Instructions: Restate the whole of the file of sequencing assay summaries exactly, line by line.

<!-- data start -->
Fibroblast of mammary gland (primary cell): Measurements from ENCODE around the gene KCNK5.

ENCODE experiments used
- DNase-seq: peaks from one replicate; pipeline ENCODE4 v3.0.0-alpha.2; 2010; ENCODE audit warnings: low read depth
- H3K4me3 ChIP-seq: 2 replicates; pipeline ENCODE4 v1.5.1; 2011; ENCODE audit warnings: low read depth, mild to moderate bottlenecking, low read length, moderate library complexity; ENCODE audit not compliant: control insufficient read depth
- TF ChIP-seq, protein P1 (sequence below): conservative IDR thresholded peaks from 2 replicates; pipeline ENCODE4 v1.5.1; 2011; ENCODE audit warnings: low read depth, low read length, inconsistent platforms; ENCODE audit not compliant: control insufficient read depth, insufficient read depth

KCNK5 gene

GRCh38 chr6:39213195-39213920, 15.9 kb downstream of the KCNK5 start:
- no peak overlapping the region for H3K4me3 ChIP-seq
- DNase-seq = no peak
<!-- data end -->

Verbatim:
Fibroblast of mammary gland (primary cell): Measurements from ENCODE around the gene KCNK5.

ENCODE experiments used
- DNase-seq: peaks from one replicate; pipeline ENCODE4 v3.0.0-alpha.2; 2010; ENCODE audit warnings: low read depth
- H3K4me3 ChIP-seq: 2 replicates; pipeline ENCODE4 v1.5.1; 2011; ENCODE audit warnings: low read depth, mild to moderate bottlenecking, low read length, moderate library complexity; ENCODE audit not compliant: control insufficient read depth
- TF ChIP-seq, protein P1 (sequence below): conservative IDR thresholded peaks from 2 replicates; pipeline ENCODE4 v1.5.1; 2011; ENCODE audit warnings: low read depth, low read length, inconsistent platforms; ENCODE audit not compliant: control insufficient read depth, insufficient read depth

KCNK5 gene

GRCh38 chr6:39213195-39213920, 15.9 kb downstream of the KCNK5 start:
- no peak overlapping the region for H3K4me3 ChIP-seq
- DNase-seq = no peak